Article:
Death Wish (See Pittsburgh and Die)
Now that we know what they are, who among us doesn’t have a bucket list?
Mine is write a novel, see Venice, and see Pittsburgh.
See Pittsburgh, you might ask?
For some reason, Pittsburgh has factored in a recurring dream in which I’m on a bridge at the confluence of the Ohio, Monongahela, and Alleghany Rivers. So I’ve always kind of felt I should get there and check things out, all of which has been reinforced by my cousin Ellen’s mentioning that she and her husband were headed to Pittsburgh for a few days, and seeing a Property Virgins episode that took place there. (If I decide to stay there, I know you can get plenty of house for short money.)
So novel, Venice, and Pittsburgh are high on the list.
But, in truth, if I don’t write that novel, see Venice, or see Pittsburgh, I’ll probably live. Or die.
Yes, that’s it. I’ll do both.
Bucket lists are interesting, of course, as they get us thinking about the things that we might want to get to before we cross the final chasm. Personally, the things that I regret not doing are not ones that I can do much about at this point. No do-overs on the big ones, I’m afraid.
I like to think that if I only had a few months to live, I’d forget the novel, forget Venice, and even forget Pittsburgh.
First, I’d get a second opinion.
Then, assuming I was well enough, I’d go to the google and try to learn just what to expect along the ghastly way.
Assuming that the second opinion were the same as the first, and that I could quickly assimilate what I learned on the google, I’d spend my remaining time with the people I love. When we weren’t together live and in person, and if I weren’t lying around morphed up on my death bed, I hope I’d be trying to figure out ways I could smooth out my untimely departure for them, lining up ways to take a bit of care of them after I’ve slipped away, and writing long, meaningful, humorous letters to them that they could read in the whenever. Maybe I’d sneak a trip to Ireland in; maybe I’d clean out my junk drawers.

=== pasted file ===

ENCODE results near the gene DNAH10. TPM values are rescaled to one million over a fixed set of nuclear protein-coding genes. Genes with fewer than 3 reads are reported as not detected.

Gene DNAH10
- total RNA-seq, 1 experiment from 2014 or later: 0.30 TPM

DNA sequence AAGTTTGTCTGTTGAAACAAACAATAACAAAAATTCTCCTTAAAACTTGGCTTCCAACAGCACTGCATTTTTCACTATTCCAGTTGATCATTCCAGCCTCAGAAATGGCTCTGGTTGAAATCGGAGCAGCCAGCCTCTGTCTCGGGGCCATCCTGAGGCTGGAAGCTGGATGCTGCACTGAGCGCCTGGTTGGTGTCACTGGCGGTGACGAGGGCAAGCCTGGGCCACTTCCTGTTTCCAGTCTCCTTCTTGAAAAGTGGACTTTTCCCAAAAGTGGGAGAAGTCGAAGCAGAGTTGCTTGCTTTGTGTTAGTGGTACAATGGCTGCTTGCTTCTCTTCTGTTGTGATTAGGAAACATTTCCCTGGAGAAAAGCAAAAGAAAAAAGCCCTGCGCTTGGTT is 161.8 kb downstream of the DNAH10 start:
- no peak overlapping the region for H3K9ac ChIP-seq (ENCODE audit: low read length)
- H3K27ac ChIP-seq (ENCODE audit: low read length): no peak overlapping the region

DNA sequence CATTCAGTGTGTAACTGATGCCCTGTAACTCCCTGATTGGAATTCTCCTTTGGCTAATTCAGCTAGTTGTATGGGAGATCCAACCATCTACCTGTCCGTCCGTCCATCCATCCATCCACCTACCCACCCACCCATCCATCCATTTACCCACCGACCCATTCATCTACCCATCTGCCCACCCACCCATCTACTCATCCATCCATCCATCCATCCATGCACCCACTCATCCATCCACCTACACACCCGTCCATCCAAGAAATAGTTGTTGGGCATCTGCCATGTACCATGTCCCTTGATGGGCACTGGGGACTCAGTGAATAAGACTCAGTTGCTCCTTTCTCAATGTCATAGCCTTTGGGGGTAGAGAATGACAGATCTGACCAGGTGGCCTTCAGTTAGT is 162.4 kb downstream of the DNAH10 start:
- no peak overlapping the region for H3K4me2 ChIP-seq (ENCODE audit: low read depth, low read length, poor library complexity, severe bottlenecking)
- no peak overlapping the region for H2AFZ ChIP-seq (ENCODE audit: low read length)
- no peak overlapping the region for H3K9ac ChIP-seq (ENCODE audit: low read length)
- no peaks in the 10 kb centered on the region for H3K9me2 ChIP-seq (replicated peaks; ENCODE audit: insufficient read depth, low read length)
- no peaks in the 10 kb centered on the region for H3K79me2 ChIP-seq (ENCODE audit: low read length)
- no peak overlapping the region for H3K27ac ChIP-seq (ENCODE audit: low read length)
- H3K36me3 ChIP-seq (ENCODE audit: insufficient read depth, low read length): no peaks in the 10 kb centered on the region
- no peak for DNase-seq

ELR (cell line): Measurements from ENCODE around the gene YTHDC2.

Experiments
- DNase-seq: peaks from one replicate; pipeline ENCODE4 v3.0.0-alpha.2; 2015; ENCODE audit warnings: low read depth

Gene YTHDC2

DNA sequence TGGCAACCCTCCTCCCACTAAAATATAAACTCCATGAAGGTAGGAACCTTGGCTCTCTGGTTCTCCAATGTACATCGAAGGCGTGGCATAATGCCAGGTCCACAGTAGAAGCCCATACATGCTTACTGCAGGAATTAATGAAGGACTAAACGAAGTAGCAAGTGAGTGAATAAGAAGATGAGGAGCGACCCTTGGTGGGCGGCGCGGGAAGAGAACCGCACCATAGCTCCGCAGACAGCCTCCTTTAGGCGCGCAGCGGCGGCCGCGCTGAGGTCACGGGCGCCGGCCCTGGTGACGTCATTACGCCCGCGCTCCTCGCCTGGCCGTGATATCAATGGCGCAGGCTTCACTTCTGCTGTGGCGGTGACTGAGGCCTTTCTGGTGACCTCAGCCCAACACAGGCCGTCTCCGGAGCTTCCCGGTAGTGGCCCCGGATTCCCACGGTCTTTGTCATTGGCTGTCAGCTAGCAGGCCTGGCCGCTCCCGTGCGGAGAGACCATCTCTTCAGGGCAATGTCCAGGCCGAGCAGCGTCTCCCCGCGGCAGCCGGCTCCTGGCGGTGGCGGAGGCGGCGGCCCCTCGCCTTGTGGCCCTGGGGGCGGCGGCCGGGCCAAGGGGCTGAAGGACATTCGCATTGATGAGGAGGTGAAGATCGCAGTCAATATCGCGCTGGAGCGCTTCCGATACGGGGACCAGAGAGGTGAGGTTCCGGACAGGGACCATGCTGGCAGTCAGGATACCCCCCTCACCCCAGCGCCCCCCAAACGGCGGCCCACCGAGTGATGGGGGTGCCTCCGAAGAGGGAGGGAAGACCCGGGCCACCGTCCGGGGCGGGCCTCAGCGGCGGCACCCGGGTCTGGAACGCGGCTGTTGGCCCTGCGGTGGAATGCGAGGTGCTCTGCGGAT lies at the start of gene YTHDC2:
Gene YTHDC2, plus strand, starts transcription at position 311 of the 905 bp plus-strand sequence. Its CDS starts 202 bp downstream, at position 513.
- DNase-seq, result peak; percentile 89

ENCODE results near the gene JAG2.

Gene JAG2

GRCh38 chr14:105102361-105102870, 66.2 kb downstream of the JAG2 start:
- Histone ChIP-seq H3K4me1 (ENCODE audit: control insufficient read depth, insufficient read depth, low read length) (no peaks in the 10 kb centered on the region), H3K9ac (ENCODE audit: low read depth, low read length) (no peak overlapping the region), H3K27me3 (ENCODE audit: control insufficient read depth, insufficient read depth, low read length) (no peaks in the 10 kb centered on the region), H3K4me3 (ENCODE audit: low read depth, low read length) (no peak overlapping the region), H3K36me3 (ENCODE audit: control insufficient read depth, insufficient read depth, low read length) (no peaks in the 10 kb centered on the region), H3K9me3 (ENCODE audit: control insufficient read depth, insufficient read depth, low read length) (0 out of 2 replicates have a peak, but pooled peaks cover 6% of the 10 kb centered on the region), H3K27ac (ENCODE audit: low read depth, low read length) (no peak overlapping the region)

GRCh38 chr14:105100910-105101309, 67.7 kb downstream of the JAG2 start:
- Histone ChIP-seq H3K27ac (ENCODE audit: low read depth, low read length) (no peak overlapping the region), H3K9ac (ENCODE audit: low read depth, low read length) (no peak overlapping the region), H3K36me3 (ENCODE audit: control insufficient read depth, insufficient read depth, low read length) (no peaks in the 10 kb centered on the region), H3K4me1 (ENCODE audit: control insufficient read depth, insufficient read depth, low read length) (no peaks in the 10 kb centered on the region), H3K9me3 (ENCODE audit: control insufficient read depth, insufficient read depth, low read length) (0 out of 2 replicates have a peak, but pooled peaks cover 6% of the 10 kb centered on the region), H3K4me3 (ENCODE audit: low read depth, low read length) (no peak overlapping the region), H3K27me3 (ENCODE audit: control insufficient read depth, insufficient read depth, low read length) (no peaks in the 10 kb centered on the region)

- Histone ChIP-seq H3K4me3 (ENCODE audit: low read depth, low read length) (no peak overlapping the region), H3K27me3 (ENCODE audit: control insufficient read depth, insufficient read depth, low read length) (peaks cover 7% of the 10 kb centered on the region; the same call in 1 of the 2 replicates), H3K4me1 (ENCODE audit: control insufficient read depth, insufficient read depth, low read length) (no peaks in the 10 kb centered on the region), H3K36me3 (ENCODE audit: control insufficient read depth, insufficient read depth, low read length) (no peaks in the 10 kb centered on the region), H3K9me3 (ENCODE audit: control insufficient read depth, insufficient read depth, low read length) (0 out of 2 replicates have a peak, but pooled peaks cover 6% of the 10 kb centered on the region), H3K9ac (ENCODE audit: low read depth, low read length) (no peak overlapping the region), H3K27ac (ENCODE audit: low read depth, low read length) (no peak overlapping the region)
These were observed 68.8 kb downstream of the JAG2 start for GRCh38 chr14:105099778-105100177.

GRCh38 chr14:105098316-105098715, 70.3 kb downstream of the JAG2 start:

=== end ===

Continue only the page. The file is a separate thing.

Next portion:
I think it’s safe to say that one of the last things I’d do is join yet another social network:
…to make friendship with those unknown people from corners of the world with different ethnicity, culture, traditions, value systems, life style and much more but having only one thing in common and that is the ‘Last Wish’.
This is the premise behind My Last Wish, an app to unite those with the same last wish to “unite”:
…on the “Wish Wall” to share their last wish with the world and find out those people with similar wish as yours before you die, get connected to them and be friends forever.
Where ‘forever’ might not be all that long.
Naturally, the media is picking up on this as ‘death wish’, ‘wish for the dying,’ etc.
Well, never underestimate what might end up appealing to the Baby Boomers, but I don’t see the audience for this.
I would suspect that most of those who are staring death down are going to be thinking more along the same lines I believe I will be, rather than heading to the App Store to nab this app and see who else out there always wanted to see Machu Pichu, tell the Pope off, or jump out of a cake.
As the owner of a lame-o Blackberry, I couldn’t do it anyway. iOS only at this point, but if the app takes off, it’ll be on to Android.
(Something tells me that, while iPhone and iPad cross generations, Android users skew younger.)
And if this app isn’t going to take off with those who lay dying, I don’t see it having much appeal to the younger folks either.
Although you never know.
I suppose young people who have seen someone close to them die young might start thinking that they might actually be mortal, too. Still, I don’t see people in their twenties, thirties, or forties spending a lot of time thinking about what their ‘last wish’ might be. That time should be spent thinking about all the things you want to do over the course of a presumed long life, not that last thing on your list.
Come to think about it, isn’t that how we should all play it, no matter what our age is?
When my mother died at age 81, she had been volunteering three days a week, and had three trips planned.
She was going to Chicago for a family wedding; on a church bus trip to Cape May, NJ; and on a tour of Vienna and Prague.
She did have a last wish, of sorts, from her hospital bed. Since she wouldn’t be going to the wedding, she wanted to make sure that one of us sent $50 to my cousin Ellen’s daughter Kate as a wedding present.
Beyond that, I suspect my mother more or less got her last wish. She died surrounded by her children (well, 4 out of 5, anyway), and died with the belief that she would be reunited with my father.
No iOS app for that!